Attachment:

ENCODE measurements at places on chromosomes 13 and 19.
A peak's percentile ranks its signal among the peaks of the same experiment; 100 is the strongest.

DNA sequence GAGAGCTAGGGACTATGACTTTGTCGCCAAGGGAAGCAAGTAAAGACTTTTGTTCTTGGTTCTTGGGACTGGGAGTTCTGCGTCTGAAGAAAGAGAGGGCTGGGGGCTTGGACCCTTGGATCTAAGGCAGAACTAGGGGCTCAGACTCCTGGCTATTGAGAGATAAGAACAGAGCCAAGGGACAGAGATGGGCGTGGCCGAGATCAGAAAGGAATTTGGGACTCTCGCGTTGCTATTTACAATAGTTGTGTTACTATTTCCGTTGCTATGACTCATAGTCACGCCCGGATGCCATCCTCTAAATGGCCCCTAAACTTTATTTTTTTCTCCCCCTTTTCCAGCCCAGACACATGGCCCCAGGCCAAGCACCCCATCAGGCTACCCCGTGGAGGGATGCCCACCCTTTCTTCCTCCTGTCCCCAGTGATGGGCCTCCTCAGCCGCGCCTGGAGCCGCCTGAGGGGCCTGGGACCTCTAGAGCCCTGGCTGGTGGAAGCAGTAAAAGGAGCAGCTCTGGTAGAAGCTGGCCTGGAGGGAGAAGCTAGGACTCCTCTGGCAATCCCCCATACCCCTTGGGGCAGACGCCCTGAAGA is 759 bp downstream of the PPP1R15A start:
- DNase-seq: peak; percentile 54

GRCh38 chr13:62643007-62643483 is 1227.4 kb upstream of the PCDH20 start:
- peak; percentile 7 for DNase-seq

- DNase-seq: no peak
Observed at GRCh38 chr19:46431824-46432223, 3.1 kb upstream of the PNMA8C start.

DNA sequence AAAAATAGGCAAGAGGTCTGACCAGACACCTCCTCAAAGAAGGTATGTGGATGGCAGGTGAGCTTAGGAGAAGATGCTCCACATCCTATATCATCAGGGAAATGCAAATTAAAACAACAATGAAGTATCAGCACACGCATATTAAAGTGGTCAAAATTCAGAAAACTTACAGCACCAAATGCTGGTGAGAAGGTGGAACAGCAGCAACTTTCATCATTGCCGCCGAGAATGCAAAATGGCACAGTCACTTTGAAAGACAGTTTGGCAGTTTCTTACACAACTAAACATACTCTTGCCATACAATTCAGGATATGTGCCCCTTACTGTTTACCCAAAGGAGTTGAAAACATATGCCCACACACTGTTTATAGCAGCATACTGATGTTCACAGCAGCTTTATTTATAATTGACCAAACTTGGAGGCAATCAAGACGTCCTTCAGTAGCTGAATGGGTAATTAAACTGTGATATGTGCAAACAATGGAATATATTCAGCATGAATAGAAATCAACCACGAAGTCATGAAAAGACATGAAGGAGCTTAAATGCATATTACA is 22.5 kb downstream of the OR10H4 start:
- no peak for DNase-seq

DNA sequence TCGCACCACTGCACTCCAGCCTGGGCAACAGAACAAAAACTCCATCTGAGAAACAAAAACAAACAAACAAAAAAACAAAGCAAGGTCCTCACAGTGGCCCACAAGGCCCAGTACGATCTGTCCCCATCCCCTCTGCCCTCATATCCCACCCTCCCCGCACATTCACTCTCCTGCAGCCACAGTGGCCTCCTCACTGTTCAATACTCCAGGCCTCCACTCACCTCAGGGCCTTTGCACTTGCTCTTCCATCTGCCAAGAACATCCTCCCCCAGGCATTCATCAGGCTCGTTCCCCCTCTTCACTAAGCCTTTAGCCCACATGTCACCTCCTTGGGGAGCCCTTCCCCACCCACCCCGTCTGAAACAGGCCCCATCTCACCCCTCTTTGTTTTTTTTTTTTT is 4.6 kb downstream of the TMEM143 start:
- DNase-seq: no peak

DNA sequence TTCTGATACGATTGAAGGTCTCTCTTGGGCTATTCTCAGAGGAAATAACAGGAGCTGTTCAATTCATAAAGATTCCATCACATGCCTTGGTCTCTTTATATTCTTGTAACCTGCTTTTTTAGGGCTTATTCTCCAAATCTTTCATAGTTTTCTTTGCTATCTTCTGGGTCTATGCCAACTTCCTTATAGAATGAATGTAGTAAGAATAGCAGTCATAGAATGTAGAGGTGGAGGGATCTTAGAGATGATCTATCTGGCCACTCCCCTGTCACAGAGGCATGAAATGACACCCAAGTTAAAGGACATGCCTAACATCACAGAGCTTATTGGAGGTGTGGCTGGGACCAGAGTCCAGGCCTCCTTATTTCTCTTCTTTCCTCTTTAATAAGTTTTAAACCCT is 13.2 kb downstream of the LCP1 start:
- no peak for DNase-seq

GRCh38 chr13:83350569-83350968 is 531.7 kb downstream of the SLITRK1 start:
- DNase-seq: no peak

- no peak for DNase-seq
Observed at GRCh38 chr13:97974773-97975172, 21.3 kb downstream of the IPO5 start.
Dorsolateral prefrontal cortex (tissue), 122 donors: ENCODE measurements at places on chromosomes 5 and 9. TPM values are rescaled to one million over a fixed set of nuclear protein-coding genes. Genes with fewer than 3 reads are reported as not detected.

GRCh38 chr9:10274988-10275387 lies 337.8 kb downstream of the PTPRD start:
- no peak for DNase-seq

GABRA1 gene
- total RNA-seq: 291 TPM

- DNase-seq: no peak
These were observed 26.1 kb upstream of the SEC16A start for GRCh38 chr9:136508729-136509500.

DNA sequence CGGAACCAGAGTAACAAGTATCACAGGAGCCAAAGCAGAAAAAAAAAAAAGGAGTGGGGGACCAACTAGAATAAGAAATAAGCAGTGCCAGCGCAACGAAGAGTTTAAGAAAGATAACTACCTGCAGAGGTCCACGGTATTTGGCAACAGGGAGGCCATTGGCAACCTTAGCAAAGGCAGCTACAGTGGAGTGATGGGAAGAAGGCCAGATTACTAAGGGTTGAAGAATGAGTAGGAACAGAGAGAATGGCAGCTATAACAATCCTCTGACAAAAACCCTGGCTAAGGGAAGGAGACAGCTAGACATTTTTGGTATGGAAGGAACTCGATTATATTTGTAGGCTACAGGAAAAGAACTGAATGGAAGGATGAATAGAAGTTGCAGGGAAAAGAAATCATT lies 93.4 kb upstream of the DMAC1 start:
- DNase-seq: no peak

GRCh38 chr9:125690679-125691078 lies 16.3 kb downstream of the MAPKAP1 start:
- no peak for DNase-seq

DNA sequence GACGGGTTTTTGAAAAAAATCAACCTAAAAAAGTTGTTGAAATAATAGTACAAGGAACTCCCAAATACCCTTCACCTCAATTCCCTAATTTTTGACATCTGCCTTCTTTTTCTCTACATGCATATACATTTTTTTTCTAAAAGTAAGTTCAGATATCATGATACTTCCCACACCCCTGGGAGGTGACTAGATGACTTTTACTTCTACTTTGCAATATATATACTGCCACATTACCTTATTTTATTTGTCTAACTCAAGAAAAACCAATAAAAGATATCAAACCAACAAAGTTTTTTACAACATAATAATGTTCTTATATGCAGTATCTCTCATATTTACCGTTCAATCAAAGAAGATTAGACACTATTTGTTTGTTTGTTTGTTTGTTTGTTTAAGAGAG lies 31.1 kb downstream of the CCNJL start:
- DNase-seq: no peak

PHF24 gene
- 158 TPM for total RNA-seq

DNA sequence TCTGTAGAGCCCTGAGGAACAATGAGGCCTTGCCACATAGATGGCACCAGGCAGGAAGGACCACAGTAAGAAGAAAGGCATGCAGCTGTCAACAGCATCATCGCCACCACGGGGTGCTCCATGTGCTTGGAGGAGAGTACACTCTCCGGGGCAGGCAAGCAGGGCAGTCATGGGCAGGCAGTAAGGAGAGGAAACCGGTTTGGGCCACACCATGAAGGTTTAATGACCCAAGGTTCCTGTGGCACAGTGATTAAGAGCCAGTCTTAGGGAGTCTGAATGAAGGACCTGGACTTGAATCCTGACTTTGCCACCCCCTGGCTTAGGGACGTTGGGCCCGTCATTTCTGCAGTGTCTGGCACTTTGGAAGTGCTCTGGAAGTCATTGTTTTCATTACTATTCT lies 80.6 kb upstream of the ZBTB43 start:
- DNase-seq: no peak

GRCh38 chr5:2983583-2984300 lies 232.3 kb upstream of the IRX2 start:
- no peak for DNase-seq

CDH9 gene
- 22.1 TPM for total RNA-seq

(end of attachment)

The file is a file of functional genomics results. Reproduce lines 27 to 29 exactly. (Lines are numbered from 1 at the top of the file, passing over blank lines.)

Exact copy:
- DNase-seq: no peak

GRCh38 chr9:125690679-125691078 lies 16.3 kb downstream of the MAPKAP1 start:
- no peak for DNase-seq